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Maximum Medical Improvement (MMI) in Workers Compensation

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If you have been injured on the job, you may be wondering what happens next. You may be eligible for workers’ compensation benefits, which can help cover your medical expenses and lost wages while you are recovering. Let’s take a closer look at MMI and what it means for your workers’ compensation claim.

Contact a workers’ compensation attorney at Collier Law for assistance with your workers’ comp claim or to learn more about workers’ compensation benefits and your rights.

Workers’ Compensation Law in North Carolina

In North Carolina, workers’ compensation is a no-fault system. This means that it does not matter who was at fault for your accident or injury. As long as you were injured while working, you should be eligible for benefits. Workers’ compensation can help cover your medical treatment related to your injury, lost wages, and more.

What is Maximum Medical Improvement?

Maximum medical improvement (MMI) is the point at which your condition has stabilized and is not expected to improve any further. This does not mean that you have fully recovered from your injury. It just means that you have reached a point where further medical treatment is not likely to improve your condition.

Who Determines When I Reach Maximum Medical Improvement?

The determination of when you have reached MMI is made by your treating physician. They will review your medical records and determine whether or not you have stabilized. In some cases, they may order additional tests or evaluations to reach a determination. In some cases, an employer may also request an Independent medical examination (IME) by a qualified physician to make this determination.

It is important to note that just because your doctor says you have reached MMI does not mean that your workers’ comp case will be closed or that your payments will cease.

What Happens After Reaching MMI?

Once you have reached MMI, your treating physician will prepare a report for the insurance company. This report will detail your injury, your treatment to date, and whether or not you have reached MMI.

The insurance company will then use this information to determine whether or not they will approve any further benefits. If you have already been receiving weekly benefits, these will continue until you either return to work or settle your case.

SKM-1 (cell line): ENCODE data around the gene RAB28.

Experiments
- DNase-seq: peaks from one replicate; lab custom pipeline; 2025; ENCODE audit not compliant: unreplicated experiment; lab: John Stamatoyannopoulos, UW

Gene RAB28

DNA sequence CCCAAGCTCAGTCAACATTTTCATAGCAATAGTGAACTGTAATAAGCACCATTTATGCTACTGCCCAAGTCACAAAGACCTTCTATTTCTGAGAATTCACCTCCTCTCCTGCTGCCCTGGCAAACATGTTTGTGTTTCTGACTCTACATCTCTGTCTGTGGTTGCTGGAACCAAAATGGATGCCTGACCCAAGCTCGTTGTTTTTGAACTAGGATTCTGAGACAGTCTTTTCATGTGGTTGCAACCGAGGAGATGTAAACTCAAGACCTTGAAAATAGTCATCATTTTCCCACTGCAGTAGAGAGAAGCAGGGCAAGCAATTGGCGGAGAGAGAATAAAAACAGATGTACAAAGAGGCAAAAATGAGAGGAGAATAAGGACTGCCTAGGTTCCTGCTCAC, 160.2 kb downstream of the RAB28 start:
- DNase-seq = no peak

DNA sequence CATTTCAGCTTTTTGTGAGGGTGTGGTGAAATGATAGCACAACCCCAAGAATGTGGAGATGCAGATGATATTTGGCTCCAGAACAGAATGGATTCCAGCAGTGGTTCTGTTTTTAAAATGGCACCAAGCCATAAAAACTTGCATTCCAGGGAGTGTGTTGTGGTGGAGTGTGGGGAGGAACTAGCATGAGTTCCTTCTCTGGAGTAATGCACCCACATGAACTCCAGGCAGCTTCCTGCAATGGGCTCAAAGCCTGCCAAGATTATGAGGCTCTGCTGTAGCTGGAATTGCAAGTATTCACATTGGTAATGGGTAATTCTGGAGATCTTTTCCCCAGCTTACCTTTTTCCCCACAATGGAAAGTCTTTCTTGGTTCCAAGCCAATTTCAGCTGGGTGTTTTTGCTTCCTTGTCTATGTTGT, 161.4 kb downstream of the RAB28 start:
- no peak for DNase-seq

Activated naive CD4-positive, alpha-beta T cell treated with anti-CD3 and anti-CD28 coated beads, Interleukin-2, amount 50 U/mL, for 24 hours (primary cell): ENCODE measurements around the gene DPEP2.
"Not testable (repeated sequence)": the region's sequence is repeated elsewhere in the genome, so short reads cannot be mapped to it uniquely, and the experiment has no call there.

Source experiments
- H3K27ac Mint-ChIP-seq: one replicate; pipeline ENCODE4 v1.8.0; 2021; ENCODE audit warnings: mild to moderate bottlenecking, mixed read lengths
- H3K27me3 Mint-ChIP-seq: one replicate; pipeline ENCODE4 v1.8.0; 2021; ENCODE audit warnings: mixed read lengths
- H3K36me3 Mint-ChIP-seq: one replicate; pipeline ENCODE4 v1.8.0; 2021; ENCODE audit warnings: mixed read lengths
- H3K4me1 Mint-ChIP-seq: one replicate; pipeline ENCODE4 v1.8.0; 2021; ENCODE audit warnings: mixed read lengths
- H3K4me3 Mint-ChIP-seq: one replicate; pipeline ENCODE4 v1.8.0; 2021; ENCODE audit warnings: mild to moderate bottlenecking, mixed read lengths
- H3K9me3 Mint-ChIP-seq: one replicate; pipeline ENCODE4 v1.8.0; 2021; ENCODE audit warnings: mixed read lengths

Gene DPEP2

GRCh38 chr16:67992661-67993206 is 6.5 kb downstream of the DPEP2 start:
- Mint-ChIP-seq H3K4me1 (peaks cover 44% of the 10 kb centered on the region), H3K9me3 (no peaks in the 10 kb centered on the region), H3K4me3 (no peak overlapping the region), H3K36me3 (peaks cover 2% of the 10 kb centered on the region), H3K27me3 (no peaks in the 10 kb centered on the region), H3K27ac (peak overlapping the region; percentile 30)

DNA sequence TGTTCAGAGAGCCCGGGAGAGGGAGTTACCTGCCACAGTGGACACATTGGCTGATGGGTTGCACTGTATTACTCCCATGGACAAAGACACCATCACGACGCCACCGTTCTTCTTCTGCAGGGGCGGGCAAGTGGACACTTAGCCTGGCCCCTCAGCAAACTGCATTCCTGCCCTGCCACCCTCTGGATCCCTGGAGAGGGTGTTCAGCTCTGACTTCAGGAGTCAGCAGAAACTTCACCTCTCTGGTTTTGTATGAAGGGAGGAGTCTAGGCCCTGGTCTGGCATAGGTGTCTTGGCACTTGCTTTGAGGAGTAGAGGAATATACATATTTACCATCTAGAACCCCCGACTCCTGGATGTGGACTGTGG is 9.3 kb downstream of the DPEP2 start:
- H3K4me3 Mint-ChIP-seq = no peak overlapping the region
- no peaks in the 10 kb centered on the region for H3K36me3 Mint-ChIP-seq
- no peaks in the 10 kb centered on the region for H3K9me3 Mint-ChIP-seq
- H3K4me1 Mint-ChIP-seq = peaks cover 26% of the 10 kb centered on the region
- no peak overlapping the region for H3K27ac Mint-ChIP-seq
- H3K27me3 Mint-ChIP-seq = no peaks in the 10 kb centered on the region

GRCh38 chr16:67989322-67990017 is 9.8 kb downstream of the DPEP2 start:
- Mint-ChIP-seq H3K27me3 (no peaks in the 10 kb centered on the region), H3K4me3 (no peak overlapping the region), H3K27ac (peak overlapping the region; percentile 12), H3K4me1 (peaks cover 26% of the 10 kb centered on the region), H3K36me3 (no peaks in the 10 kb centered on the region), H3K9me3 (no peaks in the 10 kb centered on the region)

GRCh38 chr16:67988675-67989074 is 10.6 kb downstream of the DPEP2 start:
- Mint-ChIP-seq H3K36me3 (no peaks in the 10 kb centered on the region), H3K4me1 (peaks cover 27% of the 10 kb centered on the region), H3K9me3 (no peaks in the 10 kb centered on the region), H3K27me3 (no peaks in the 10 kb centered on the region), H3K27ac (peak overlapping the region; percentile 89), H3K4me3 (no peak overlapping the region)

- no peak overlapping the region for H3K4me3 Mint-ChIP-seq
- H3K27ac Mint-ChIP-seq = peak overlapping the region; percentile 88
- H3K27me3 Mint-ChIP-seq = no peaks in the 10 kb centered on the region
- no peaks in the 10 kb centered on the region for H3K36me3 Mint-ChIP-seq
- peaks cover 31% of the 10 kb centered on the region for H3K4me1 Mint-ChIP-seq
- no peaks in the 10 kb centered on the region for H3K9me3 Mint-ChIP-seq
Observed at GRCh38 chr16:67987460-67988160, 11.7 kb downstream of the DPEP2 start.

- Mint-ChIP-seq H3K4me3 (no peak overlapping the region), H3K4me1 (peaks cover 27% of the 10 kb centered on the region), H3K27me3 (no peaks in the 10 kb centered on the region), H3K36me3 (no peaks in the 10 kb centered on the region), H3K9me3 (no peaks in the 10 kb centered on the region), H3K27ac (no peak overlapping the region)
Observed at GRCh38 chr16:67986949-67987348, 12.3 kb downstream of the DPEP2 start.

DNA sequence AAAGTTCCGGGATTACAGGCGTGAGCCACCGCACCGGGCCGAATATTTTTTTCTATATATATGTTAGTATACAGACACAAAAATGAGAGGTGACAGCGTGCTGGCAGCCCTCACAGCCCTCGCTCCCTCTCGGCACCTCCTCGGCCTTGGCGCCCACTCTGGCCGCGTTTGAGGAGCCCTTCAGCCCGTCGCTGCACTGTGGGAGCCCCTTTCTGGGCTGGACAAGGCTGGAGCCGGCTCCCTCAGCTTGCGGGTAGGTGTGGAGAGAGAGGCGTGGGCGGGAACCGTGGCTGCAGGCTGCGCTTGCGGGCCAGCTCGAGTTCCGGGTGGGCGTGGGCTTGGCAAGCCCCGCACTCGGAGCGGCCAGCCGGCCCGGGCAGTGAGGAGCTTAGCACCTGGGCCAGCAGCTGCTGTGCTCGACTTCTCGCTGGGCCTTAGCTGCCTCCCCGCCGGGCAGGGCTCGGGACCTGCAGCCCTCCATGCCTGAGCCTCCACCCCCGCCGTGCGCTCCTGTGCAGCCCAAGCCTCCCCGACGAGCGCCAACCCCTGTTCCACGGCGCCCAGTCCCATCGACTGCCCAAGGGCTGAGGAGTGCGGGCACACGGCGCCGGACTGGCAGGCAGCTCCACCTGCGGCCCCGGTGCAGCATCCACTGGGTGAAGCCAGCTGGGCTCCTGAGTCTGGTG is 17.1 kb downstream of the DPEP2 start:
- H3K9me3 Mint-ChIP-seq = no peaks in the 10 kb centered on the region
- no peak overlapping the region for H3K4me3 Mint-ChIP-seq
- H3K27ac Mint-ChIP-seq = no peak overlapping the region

Will I Stop Receiving Benefits When I Reach Maximum Medical Improvement?

If you are receiving a weekly check and are released at maximum medical improvement, your benefits do not cease. Your weekly check will continue, and you will still have the right to medical treatment. Your benefits cannot be stopped unless you (a) return to work, (b) settle your case, or (c) a judge orders the carrier to stop your payments. The insurance carrier may assign a vocational counselor to assist in return to work. 

What If My Injury Worsens After Reaching MMI?

MMI plays a vital role in determining how much compensation and benefits an injured employee receives. This assessment determines that an injury won’t get better going forward but that doesn’t mean a person can’t get worse. If an individual does experience a deterioration of their condition, their doctor will need to evaluate their condition to determine if the injury is the cause of the symptoms and if they require further treatment.

An injured employee has the right to question or disagree with the doctor’s evaluation. If you believe that you have not reached MMI or that your condition has worsened, you should speak with an experienced workers’ compensation attorney. They can help you understand your rights and options under the law.

What If I Have Not Reached MMI?

If you have not yet reached MMI, you will still be eligible for workers’ compensation benefits. Your case will remain open until you reach MMI or until your doctor releases you from care. If your injury is severe, you may be eligible for long-term disability benefits.